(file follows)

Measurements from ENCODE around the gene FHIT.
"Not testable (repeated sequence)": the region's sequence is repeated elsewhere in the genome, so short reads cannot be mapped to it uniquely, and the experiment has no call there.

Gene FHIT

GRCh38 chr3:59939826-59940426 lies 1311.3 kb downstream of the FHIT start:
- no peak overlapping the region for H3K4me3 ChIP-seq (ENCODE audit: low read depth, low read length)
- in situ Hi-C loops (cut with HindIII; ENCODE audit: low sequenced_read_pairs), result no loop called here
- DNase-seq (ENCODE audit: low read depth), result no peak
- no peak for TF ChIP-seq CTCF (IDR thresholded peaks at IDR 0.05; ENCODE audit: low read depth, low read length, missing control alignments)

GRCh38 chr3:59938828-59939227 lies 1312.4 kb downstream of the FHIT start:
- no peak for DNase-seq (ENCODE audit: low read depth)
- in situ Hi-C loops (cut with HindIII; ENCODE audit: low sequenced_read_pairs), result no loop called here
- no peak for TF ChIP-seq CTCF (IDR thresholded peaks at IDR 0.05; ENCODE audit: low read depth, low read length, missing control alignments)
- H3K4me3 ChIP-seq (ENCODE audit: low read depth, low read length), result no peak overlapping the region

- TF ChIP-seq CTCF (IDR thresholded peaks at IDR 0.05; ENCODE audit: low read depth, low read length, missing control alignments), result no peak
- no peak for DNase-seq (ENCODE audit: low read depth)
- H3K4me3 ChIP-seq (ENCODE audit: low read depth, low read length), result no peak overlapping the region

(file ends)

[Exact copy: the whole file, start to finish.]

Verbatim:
Measurements from ENCODE around the gene FHIT.
"Not testable (repeated sequence)": the region's sequence is repeated elsewhere in the genome, so short reads cannot be mapped to it uniquely, and the experiment has no call there.

Gene FHIT

GRCh38 chr3:59939826-59940426 lies 1311.3 kb downstream of the FHIT start:
- no peak overlapping the region for H3K4me3 ChIP-seq (ENCODE audit: low read depth, low read length)
- in situ Hi-C loops (cut with HindIII; ENCODE audit: low sequenced_read_pairs), result no loop called here
- DNase-seq (ENCODE audit: low read depth), result no peak
- no peak for TF ChIP-seq CTCF (IDR thresholded peaks at IDR 0.05; ENCODE audit: low read depth, low read length, missing control alignments)

GRCh38 chr3:59938828-59939227 lies 1312.4 kb downstream of the FHIT start:
- no peak for DNase-seq (ENCODE audit: low read depth)
- in situ Hi-C loops (cut with HindIII; ENCODE audit: low sequenced_read_pairs), result no loop called here
- no peak for TF ChIP-seq CTCF (IDR thresholded peaks at IDR 0.05; ENCODE audit: low read depth, low read length, missing control alignments)
- H3K4me3 ChIP-seq (ENCODE audit: low read depth, low read length), result no peak overlapping the region

- TF ChIP-seq CTCF (IDR thresholded peaks at IDR 0.05; ENCODE audit: low read depth, low read length, missing control alignments), result no peak
- no peak for DNase-seq (ENCODE audit: low read depth)
- H3K4me3 ChIP-seq (ENCODE audit: low read depth, low read length), result no peak overlapping the region